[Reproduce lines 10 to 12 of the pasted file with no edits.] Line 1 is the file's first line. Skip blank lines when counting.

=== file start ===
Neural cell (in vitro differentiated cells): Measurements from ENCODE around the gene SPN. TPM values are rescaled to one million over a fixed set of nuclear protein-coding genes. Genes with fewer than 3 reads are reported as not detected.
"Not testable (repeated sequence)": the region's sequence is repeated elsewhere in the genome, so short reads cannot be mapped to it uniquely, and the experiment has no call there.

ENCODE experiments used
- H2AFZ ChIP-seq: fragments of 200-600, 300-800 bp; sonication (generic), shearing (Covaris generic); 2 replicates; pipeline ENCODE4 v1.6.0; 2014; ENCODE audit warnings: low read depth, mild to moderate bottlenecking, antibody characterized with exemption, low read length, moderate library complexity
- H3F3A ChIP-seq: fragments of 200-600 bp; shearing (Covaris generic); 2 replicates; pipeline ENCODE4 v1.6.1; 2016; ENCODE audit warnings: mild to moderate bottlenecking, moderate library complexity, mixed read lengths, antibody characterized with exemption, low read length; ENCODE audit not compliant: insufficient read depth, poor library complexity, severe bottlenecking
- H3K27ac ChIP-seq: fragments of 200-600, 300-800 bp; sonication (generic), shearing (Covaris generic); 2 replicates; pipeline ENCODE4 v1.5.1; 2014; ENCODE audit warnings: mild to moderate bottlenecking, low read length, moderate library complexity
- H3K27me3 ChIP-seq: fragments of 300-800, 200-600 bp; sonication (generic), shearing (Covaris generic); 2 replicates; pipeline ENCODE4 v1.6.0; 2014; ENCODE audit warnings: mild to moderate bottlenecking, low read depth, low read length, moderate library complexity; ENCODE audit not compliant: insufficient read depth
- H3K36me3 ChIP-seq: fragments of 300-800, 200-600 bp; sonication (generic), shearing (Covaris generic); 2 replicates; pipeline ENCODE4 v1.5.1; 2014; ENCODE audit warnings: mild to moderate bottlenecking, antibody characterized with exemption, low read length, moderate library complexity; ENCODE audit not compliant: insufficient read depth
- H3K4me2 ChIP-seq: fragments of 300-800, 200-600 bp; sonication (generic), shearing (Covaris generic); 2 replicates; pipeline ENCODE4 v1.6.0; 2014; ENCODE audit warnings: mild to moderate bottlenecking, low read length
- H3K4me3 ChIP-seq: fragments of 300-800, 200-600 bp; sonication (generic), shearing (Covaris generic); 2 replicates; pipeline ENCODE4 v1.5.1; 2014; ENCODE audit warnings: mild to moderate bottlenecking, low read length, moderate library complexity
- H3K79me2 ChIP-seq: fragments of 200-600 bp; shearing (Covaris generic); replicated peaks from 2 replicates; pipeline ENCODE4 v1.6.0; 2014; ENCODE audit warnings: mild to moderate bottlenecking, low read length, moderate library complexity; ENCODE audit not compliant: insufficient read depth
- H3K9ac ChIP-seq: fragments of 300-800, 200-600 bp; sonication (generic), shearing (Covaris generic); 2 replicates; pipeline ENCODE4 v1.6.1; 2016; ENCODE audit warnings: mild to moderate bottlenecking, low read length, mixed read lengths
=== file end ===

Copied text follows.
- H3K4me3 ChIP-seq: fragments of 300-800, 200-600 bp; sonication (generic), shearing (Covaris generic); 2 replicates; pipeline ENCODE4 v1.5.1; 2014; ENCODE audit warnings: mild to moderate bottlenecking, low read length, moderate library complexity
- H3K79me2 ChIP-seq: fragments of 200-600 bp; shearing (Covaris generic); replicated peaks from 2 replicates; pipeline ENCODE4 v1.6.0; 2014; ENCODE audit warnings: mild to moderate bottlenecking, low read length, moderate library complexity; ENCODE audit not compliant: insufficient read depth
- H3K9ac ChIP-seq: fragments of 300-800, 200-600 bp; sonication (generic), shearing (Covaris generic); 2 replicates; pipeline ENCODE4 v1.6.1; 2016; ENCODE audit warnings: mild to moderate bottlenecking, low read length, mixed read lengths